Students are constantly faced with academic dishonesty. Unfortunately, although technology has become a powerful learning asset both inside and outside the classroom, it has also become an additional tool for cheating. According to major higher educational studies, an average of 75 percent of students admitted to at least one form of cheating over the course of their college career. But, this problem is not just found within academia. The same statistics ring true for high-school-aged children.
While we can put out a clarion call to scan student’s essays through online software that notates plagiarism and create several versions of tests for students to take, the need for combatting academic dishonesty is much more than that. It is about developing a culture of pride and personal integrity within students. Now, this is much easier said than done. Academic dishonesty has been around for decades; and will still be even in classrooms where teachers take action. But, that does not mean that it should go unnoticed.
Teachers and school districts can design their classrooms for success and honesty by:
Changing the focus of learning
Cheating is increasingly prevalent during high risk assessment, like highly-weighted exams or essays. While testing can be argued to be an important aspect of learning, the focus across the United States needs to be realigned to focus more on the mastery of the skills. Teachers should consider methods other than traditional closed-book exams to test students on their ability to apply their knowledge, not simply demonstrate memorization. Students would be less likely and capable of cheating if the notion of learning focused on enrichment and mastery of skills rather than testing standards.
Adding tools that decrease the possibility of cheating
How test takers are seated can affect the probability of cheating. While it is not possible in all schools, adding testing privacy shields between desks that clamp to the desk not only discourage cheating, but encourage focus. This will allow students to do their best on exams.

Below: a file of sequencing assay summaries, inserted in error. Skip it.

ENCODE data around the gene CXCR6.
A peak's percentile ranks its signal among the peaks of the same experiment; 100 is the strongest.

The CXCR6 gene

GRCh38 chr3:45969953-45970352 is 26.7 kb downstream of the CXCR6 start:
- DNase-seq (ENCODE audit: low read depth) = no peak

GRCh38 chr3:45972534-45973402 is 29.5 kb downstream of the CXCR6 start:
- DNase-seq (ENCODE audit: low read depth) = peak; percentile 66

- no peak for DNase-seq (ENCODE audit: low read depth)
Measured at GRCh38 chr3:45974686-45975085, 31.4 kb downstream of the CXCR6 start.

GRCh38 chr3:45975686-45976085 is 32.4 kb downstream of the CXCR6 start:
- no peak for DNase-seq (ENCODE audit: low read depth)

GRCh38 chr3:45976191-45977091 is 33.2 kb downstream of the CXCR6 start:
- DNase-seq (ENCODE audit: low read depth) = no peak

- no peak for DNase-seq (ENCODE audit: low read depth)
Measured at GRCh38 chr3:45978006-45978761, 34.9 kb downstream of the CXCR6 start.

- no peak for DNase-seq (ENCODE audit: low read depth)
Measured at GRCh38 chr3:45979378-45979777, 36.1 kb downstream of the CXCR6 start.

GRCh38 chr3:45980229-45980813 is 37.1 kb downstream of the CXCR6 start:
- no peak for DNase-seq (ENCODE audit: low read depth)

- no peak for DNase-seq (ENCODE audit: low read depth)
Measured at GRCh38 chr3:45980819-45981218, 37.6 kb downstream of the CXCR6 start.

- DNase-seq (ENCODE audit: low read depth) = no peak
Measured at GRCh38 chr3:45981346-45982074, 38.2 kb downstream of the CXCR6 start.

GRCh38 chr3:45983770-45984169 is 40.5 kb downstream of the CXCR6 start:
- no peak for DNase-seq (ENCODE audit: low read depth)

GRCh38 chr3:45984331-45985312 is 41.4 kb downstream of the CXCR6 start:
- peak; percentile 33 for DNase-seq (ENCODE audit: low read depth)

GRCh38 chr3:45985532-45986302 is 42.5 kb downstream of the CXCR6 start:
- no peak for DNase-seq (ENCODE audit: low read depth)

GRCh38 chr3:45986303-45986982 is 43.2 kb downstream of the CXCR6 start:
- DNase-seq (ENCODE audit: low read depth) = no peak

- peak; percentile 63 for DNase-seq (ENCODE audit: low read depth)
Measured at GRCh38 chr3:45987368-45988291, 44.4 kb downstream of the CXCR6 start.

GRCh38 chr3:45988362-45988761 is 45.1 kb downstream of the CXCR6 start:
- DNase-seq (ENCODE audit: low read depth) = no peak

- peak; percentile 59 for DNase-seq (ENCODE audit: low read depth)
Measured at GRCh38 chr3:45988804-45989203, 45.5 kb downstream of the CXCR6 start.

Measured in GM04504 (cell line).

Academic integrity code of ethics contracts
Many teachers have each student and a parent or guardian sign a code of ethics policy that clearly lays out the policy at the beginning of the year. This can help educate students on what constitutes as plagiarism or academic misconduct and lay a foundation for a no-tolerance enforcement. Students will be a lot less likely to attempt to cheat if the policy is very clearly spelled out.
4. Be an active teacher during testing
For teachers administering tests, testing day is not simply a time to catch up on reading. Teachers need to be actively looking for common cheating signs during test-taking situations. The more aware a teacher is, the more difficult it will be for a student to cheat; and the less likely they will.
Consider school-wide devices over BYOD
In a 21st century school, technology is prevalent. If the school has a policy of providing students with individual iPads or laptops that they can use in the classroom, there is more of a possibility that the school can utilize computer monitoring software that bars students from browser windows and tracks where they go. Blended learning and the use of technology in the classroom is arguably extremely beneficial, as long as the teacher is knowledgeable of the technology. How do you create a culture of academic honesty within your school?
We live in an ever-increasingly health conscious world, with fitness bracelets and apps to track calories and weight loss with the click of a button, and SMARTdesks has now joined the trend!
We now offer a complete line of LifeSpan® treadmill desks and bike desk workstations designed for the home and office. Desk options include: electric height adjustment models that can be used collectively by multiple people in the office, manual adjustment models for 1 or 2 people and if you already own a stand-up desk we have available treadmill and bike options that work for you as well. All models include our patented step counting feature “Intelli-Step” to automatically count your steps or pedal revolutions while you walk or bike. Using the standard Bluetooth feature, you can track your progress on your Mac or PC and wirelessly sync your activity results.
Add a traditional seated desk to one or both sides letting you sit and walk or pedal throughout the day. Whether you are self-employed and working at home or part of a large corporation, SMARTdesks Fit@Office products can help you increase physical activity while you work without taking time out of your busy schedule.
The entire SMARTdesks Fit@Office product line is designed to bring physical activity back into the workplace with safe, quiet, and reliable activity stations that are proven effective to improve your health and the health of your employees. Our products are equally well-suited for more “recreational” purposes as well — surfing Youtube and scrolling Facebook news feeds can now come with the added bonus of burning calories from the comfort of your home!
If you have any questions, please feel free to contact a SMARTdesks Fit@Office product specialist at 1-800-770-7042. We can answer questions about how others are using our products, discuss the best approach for introducing activity stations in your company or help decide which model is right for you.